Several headlines this morning featured the news that the authorities in China have begun to block access to overseas based VPN services. VPNs (or virtual private networks) allow internet users within the country to effectively circumvent the usual censorship strictures and access online content using proxy servers- which serve to protect the user’s online identity and location. In effect they are used to vault over what has perhaps misleadingly been labelled “the Great Firewall of China” (more about this in a later post.)
Some of the most popular VPN service providers within China, such as Astrill, StrongVPN and Golden Frog have all been affected by the recent crackdown, with GreatFire.org reporting that Astrill’s site has been 88 percent blocked in the past 90 days. Censorship instructions regarding the restriction of VPNs were recently issued to the media by government authorities, who accused VPN service providers of disregarding China’s cyber sovereignty.
While the move could be read as a reaction against the increased number of domestic users employing VPN services within China, as other commentators have pointed out the actual percentage of China’s estimated 600+ million internet users who want to gain access to blocked overseas sites still remains marginal. So who exactly is going to be affected by this sudden escalation of online control?
One group who may feel the repercussions of these restrictions more acutely is artists, especially a younger generation who were born in the 1970s and 80s and have grown up in a digitally saturated age where the internet constitutes the primary source of information regarding exhibitions, art events and the day to day developments of a globalised art world. This is a point which was recognised in a 2013 exhibition, entitled ON ￨ OFF: 中国年轻艺术家的观念与实践 ‘ON l OFF: China’s Young Artists in Concept and Practice‘ which was held at the Ullens Center for Contemporary Art (UCCA) in Beijing and co-curated by Bao Dong 鲍栋 and Sun Dongdong 孙冬冬.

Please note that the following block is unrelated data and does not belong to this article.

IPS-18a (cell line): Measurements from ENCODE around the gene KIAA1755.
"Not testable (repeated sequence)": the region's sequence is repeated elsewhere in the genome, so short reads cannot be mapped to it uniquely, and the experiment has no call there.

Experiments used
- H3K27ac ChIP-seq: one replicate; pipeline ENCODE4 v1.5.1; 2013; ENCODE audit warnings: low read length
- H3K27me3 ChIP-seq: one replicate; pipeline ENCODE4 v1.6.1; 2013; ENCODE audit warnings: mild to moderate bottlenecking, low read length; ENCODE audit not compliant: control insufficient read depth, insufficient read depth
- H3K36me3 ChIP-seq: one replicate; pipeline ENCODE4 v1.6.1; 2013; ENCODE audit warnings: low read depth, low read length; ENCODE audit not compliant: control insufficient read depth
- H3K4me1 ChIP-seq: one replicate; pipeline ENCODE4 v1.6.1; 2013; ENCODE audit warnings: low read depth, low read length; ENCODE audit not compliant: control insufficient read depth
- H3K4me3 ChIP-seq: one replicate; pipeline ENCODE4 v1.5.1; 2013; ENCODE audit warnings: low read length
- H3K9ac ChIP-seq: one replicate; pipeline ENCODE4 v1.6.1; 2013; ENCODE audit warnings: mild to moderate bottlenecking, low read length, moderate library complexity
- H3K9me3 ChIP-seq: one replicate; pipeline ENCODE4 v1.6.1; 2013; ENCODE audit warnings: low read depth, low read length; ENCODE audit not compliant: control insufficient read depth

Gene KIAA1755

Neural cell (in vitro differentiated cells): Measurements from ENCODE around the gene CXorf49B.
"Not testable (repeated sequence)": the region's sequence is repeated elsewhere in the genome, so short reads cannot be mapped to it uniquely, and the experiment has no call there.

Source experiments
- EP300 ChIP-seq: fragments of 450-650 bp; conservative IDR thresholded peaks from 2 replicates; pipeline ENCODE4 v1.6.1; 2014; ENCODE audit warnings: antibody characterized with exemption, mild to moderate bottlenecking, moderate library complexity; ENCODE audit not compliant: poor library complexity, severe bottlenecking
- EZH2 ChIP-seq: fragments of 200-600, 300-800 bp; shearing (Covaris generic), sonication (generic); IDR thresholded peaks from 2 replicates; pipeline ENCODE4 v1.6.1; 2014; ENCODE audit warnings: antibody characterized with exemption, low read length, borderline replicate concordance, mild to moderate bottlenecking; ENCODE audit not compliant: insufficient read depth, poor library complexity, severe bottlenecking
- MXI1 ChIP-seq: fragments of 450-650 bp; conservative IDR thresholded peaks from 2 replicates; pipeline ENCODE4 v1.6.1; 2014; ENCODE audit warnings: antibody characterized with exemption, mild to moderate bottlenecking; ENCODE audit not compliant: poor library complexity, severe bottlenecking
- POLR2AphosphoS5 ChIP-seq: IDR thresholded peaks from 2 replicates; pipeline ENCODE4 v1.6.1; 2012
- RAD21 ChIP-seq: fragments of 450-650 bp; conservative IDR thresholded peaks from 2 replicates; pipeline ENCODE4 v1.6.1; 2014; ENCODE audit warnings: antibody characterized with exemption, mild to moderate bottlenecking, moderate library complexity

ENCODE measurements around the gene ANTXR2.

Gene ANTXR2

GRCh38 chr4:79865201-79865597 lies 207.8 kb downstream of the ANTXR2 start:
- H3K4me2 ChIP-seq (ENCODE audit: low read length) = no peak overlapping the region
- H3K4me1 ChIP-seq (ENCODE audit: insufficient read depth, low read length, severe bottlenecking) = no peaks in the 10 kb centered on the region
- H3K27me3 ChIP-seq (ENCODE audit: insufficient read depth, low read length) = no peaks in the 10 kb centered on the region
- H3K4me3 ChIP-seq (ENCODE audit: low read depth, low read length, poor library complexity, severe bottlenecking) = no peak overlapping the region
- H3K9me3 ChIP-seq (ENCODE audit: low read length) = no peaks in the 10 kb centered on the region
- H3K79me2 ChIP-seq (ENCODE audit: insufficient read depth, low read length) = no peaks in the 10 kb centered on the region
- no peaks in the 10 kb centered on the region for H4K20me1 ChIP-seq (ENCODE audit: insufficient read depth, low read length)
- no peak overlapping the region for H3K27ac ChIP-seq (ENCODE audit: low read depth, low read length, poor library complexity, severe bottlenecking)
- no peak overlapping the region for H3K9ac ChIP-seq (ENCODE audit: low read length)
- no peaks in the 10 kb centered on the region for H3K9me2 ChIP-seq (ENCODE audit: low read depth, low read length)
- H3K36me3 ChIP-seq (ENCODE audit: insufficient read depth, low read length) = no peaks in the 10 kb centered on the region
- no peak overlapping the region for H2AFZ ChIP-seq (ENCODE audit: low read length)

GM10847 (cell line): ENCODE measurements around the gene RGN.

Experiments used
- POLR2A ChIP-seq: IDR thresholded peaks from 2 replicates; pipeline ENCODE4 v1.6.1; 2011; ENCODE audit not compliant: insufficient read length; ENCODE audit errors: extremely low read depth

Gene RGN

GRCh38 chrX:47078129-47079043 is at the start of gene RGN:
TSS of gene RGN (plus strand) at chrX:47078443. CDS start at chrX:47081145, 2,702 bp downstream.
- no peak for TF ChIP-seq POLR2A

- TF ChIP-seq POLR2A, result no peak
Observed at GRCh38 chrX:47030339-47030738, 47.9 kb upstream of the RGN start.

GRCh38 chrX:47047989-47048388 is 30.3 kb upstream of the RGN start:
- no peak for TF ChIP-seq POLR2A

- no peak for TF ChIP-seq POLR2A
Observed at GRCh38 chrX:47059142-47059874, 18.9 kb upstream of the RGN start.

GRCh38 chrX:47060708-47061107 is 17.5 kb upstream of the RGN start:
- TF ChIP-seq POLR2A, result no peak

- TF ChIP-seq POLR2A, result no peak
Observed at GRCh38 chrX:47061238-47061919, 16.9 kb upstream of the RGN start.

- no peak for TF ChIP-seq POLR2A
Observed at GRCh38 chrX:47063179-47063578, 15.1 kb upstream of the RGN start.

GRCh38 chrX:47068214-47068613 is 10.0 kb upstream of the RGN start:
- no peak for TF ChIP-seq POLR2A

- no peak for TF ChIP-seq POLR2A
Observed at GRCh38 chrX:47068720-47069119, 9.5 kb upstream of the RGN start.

The exhibition’s title ON|OFF made explicit reference to “the graphical interface of a common VPN software used to scale China’s Internet firewall” namely the aforementioned Astrill VPN, whose log in interface is pictured below. Chosen to reflect the reality of a generation of younger, predominantly urban artists, the majority of whom are extremely adept social media users who came of age learning to use a VPN, the exhibition sought to showcase the work of 50 artists from this ultra-connected generation.
The curators of the exhibition acknowledged the importance of this VPN software by employing it as a metaphor for the ‘binary’ condition experienced by this generation: “Chinese artists born after 1975 have grown up, toggling between extremes, in a rising society and globalized culture. The title ON | OFF….represents this binary condition at its simplest and most direct.“ Whilst the use of the word toggling may elicit a few raised eyebrows ( the Chinese text actually reads 切换和游走于坐标两极 Qiēhuàn hé yóu zǒu yú zuòbiāo liǎngjí “switching and migrating between these poles” and the Chinese is also more explicit when it talks about 当下日趋复杂的社会环境 “today’s increasingly complex social environment” rather than the restrained English translation of “a rising society”, however, the text from the exhibition statement is worth quoting in more depth:
“Representing a striking diversity of practices and positions, this generation is the first to come of age in a post-Opening, post-Reform China, a group with instant access to information about artistic developments around the world and ample opportunities to travel abroad. Occupying all four exhibition spaces at the UCCA, ON | OFF is a large-scale group exhibition featuring the work of fifty young Chinese artists who together offer a collective portrait of this important generation.”